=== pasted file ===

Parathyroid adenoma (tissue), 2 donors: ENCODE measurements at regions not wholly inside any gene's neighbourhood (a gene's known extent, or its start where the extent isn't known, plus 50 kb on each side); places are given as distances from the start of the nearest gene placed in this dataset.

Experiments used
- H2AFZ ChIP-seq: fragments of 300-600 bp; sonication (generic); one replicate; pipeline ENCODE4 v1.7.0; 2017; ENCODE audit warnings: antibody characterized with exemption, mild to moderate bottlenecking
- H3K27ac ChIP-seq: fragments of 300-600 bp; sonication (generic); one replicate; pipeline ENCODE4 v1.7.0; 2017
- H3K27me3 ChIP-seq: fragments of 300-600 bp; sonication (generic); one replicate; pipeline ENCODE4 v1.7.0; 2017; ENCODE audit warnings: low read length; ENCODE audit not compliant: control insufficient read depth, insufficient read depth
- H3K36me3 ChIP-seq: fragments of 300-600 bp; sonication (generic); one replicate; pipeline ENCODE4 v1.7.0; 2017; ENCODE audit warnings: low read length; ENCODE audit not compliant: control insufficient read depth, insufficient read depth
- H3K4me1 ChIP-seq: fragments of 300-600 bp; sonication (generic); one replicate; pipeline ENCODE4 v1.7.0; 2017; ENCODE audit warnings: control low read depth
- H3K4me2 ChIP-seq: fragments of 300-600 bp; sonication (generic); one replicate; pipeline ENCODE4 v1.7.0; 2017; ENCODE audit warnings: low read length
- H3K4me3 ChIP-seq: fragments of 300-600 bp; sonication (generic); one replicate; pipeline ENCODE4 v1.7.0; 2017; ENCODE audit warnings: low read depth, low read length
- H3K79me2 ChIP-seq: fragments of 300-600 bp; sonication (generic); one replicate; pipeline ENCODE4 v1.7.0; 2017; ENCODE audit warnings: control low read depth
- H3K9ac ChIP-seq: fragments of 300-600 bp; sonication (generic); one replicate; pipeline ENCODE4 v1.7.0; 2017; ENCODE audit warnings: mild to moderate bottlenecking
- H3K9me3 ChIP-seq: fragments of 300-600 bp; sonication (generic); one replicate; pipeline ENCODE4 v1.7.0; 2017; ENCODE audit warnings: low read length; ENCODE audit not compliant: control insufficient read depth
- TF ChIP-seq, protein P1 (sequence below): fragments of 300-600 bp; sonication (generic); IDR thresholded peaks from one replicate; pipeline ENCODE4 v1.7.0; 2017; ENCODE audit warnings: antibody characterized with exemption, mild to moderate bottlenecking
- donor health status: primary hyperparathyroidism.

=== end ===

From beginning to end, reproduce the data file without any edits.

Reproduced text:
Parathyroid adenoma (tissue), 2 donors: ENCODE measurements at regions not wholly inside any gene's neighbourhood (a gene's known extent, or its start where the extent isn't known, plus 50 kb on each side); places are given as distances from the start of the nearest gene placed in this dataset.

Experiments used
- H2AFZ ChIP-seq: fragments of 300-600 bp; sonication (generic); one replicate; pipeline ENCODE4 v1.7.0; 2017; ENCODE audit warnings: antibody characterized with exemption, mild to moderate bottlenecking
- H3K27ac ChIP-seq: fragments of 300-600 bp; sonication (generic); one replicate; pipeline ENCODE4 v1.7.0; 2017
- H3K27me3 ChIP-seq: fragments of 300-600 bp; sonication (generic); one replicate; pipeline ENCODE4 v1.7.0; 2017; ENCODE audit warnings: low read length; ENCODE audit not compliant: control insufficient read depth, insufficient read depth
- H3K36me3 ChIP-seq: fragments of 300-600 bp; sonication (generic); one replicate; pipeline ENCODE4 v1.7.0; 2017; ENCODE audit warnings: low read length; ENCODE audit not compliant: control insufficient read depth, insufficient read depth
- H3K4me1 ChIP-seq: fragments of 300-600 bp; sonication (generic); one replicate; pipeline ENCODE4 v1.7.0; 2017; ENCODE audit warnings: control low read depth
- H3K4me2 ChIP-seq: fragments of 300-600 bp; sonication (generic); one replicate; pipeline ENCODE4 v1.7.0; 2017; ENCODE audit warnings: low read length
- H3K4me3 ChIP-seq: fragments of 300-600 bp; sonication (generic); one replicate; pipeline ENCODE4 v1.7.0; 2017; ENCODE audit warnings: low read depth, low read length
- H3K79me2 ChIP-seq: fragments of 300-600 bp; sonication (generic); one replicate; pipeline ENCODE4 v1.7.0; 2017; ENCODE audit warnings: control low read depth
- H3K9ac ChIP-seq: fragments of 300-600 bp; sonication (generic); one replicate; pipeline ENCODE4 v1.7.0; 2017; ENCODE audit warnings: mild to moderate bottlenecking
- H3K9me3 ChIP-seq: fragments of 300-600 bp; sonication (generic); one replicate; pipeline ENCODE4 v1.7.0; 2017; ENCODE audit warnings: low read length; ENCODE audit not compliant: control insufficient read depth
- TF ChIP-seq, protein P1 (sequence below): fragments of 300-600 bp; sonication (generic); IDR thresholded peaks from one replicate; pipeline ENCODE4 v1.7.0; 2017; ENCODE audit warnings: antibody characterized with exemption, mild to moderate bottlenecking
- donor health status: primary hyperparathyroidism.